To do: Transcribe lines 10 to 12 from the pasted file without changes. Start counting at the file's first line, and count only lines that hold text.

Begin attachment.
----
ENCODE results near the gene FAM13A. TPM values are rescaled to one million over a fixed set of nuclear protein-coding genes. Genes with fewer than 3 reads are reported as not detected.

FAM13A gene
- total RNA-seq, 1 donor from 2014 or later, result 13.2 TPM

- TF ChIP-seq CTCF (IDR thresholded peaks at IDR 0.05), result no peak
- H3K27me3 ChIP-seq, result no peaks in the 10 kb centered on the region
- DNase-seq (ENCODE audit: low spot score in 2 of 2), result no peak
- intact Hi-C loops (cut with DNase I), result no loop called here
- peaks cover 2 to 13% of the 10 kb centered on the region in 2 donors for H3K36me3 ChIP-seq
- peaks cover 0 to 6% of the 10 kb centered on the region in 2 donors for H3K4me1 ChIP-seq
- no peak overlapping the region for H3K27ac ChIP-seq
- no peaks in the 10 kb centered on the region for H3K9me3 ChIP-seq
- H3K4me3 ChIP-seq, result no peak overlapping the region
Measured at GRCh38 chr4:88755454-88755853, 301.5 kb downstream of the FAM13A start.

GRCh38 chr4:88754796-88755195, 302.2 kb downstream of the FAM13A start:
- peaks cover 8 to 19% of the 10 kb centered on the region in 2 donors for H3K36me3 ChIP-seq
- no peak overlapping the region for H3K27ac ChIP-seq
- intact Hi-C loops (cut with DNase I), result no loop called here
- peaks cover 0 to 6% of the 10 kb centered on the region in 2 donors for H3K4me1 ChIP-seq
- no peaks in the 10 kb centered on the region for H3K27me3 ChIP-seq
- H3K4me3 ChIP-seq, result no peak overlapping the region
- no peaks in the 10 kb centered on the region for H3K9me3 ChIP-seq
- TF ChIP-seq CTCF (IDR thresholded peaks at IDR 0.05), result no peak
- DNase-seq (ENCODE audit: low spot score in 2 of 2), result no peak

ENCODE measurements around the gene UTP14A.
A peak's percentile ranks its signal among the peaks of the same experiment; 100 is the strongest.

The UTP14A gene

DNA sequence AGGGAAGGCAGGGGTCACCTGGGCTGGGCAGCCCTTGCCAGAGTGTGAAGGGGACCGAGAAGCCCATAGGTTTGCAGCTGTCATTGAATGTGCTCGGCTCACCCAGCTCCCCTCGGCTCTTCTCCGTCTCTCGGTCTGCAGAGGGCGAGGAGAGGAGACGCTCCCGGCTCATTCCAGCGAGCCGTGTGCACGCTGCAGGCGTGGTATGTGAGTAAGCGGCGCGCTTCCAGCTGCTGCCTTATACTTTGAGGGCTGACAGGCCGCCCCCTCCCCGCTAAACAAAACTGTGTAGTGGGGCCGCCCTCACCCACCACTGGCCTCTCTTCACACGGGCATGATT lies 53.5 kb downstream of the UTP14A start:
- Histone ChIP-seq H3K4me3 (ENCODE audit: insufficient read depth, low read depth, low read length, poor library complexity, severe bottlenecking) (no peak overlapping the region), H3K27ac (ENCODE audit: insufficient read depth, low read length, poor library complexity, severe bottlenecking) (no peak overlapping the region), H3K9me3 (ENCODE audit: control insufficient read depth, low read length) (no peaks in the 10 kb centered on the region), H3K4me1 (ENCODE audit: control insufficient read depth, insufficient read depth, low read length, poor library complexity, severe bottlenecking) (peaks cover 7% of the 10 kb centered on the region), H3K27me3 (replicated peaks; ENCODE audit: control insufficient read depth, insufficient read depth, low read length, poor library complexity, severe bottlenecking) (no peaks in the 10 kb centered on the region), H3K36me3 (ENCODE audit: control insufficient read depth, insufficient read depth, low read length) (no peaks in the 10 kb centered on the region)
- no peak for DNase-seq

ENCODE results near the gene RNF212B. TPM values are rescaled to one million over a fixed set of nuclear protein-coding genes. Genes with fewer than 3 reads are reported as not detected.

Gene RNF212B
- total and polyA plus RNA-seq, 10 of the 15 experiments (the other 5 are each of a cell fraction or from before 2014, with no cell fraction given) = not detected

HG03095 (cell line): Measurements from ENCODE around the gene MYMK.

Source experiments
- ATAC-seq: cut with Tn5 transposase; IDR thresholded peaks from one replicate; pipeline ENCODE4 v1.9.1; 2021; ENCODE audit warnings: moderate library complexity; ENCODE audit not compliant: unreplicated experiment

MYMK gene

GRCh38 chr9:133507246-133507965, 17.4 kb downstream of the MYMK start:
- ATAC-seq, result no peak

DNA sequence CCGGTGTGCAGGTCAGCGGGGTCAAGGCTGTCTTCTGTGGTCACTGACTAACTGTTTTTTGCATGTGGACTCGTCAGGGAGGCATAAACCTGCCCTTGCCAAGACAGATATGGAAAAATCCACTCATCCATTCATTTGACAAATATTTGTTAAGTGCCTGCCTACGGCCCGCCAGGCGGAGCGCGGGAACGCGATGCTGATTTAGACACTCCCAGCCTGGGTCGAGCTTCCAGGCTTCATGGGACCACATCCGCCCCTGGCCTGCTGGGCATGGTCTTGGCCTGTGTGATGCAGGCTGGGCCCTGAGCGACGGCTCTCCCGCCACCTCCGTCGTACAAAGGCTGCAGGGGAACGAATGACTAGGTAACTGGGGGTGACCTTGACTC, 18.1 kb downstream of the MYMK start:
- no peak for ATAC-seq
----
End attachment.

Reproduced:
- no peak overlapping the region for H3K27ac ChIP-seq
- no peaks in the 10 kb centered on the region for H3K9me3 ChIP-seq
- H3K4me3 ChIP-seq, result no peak overlapping the region